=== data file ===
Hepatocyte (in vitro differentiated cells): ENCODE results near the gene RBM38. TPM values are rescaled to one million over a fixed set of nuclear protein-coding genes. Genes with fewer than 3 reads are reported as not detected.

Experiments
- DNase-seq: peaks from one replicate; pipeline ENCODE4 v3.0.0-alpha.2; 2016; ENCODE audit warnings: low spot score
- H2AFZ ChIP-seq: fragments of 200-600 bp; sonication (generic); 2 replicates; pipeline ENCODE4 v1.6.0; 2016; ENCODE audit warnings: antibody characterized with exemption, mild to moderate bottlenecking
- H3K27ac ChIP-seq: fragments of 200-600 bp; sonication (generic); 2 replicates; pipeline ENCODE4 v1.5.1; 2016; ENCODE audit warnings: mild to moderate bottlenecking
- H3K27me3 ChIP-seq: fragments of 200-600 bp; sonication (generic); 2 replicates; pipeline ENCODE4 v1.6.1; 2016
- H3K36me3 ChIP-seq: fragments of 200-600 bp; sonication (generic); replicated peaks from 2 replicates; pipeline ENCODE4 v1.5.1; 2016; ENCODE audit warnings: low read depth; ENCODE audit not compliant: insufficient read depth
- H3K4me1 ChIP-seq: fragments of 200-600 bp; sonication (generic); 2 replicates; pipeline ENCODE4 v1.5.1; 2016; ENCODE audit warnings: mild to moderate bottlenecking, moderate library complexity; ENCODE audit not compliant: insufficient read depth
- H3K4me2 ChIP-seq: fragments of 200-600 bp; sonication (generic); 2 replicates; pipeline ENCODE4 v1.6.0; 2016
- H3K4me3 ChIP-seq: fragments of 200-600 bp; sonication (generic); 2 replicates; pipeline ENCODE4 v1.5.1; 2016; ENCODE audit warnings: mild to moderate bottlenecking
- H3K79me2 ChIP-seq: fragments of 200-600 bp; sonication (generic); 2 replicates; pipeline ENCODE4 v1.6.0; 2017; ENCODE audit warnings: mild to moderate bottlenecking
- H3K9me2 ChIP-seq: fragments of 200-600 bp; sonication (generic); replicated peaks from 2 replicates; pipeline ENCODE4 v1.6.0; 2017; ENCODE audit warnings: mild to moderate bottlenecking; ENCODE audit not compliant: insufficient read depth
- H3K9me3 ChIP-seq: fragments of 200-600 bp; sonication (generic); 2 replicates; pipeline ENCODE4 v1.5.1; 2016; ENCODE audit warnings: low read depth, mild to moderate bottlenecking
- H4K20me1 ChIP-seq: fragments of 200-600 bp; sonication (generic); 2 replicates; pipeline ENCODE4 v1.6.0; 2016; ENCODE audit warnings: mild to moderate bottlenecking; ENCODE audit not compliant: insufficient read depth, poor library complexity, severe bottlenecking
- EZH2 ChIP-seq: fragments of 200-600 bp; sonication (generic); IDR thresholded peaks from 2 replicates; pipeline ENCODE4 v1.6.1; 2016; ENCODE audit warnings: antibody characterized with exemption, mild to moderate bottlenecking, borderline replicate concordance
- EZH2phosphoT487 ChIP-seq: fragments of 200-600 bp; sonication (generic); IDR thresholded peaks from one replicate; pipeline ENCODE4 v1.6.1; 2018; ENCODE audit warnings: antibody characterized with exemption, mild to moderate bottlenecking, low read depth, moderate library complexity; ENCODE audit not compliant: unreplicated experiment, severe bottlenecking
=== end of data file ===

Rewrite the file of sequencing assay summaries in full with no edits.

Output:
Hepatocyte (in vitro differentiated cells): ENCODE results near the gene RBM38. TPM values are rescaled to one million over a fixed set of nuclear protein-coding genes. Genes with fewer than 3 reads are reported as not detected.

Experiments
- DNase-seq: peaks from one replicate; pipeline ENCODE4 v3.0.0-alpha.2; 2016; ENCODE audit warnings: low spot score
- H2AFZ ChIP-seq: fragments of 200-600 bp; sonication (generic); 2 replicates; pipeline ENCODE4 v1.6.0; 2016; ENCODE audit warnings: antibody characterized with exemption, mild to moderate bottlenecking
- H3K27ac ChIP-seq: fragments of 200-600 bp; sonication (generic); 2 replicates; pipeline ENCODE4 v1.5.1; 2016; ENCODE audit warnings: mild to moderate bottlenecking
- H3K27me3 ChIP-seq: fragments of 200-600 bp; sonication (generic); 2 replicates; pipeline ENCODE4 v1.6.1; 2016
- H3K36me3 ChIP-seq: fragments of 200-600 bp; sonication (generic); replicated peaks from 2 replicates; pipeline ENCODE4 v1.5.1; 2016; ENCODE audit warnings: low read depth; ENCODE audit not compliant: insufficient read depth
- H3K4me1 ChIP-seq: fragments of 200-600 bp; sonication (generic); 2 replicates; pipeline ENCODE4 v1.5.1; 2016; ENCODE audit warnings: mild to moderate bottlenecking, moderate library complexity; ENCODE audit not compliant: insufficient read depth
- H3K4me2 ChIP-seq: fragments of 200-600 bp; sonication (generic); 2 replicates; pipeline ENCODE4 v1.6.0; 2016
- H3K4me3 ChIP-seq: fragments of 200-600 bp; sonication (generic); 2 replicates; pipeline ENCODE4 v1.5.1; 2016; ENCODE audit warnings: mild to moderate bottlenecking
- H3K79me2 ChIP-seq: fragments of 200-600 bp; sonication (generic); 2 replicates; pipeline ENCODE4 v1.6.0; 2017; ENCODE audit warnings: mild to moderate bottlenecking
- H3K9me2 ChIP-seq: fragments of 200-600 bp; sonication (generic); replicated peaks from 2 replicates; pipeline ENCODE4 v1.6.0; 2017; ENCODE audit warnings: mild to moderate bottlenecking; ENCODE audit not compliant: insufficient read depth
- H3K9me3 ChIP-seq: fragments of 200-600 bp; sonication (generic); 2 replicates; pipeline ENCODE4 v1.5.1; 2016; ENCODE audit warnings: low read depth, mild to moderate bottlenecking
- H4K20me1 ChIP-seq: fragments of 200-600 bp; sonication (generic); 2 replicates; pipeline ENCODE4 v1.6.0; 2016; ENCODE audit warnings: mild to moderate bottlenecking; ENCODE audit not compliant: insufficient read depth, poor library complexity, severe bottlenecking
- EZH2 ChIP-seq: fragments of 200-600 bp; sonication (generic); IDR thresholded peaks from 2 replicates; pipeline ENCODE4 v1.6.1; 2016; ENCODE audit warnings: antibody characterized with exemption, mild to moderate bottlenecking, borderline replicate concordance
- EZH2phosphoT487 ChIP-seq: fragments of 200-600 bp; sonication (generic); IDR thresholded peaks from one replicate; pipeline ENCODE4 v1.6.1; 2018; ENCODE audit warnings: antibody characterized with exemption, mild to moderate bottlenecking, low read depth, moderate library complexity; ENCODE audit not compliant: unreplicated experiment, severe bottlenecking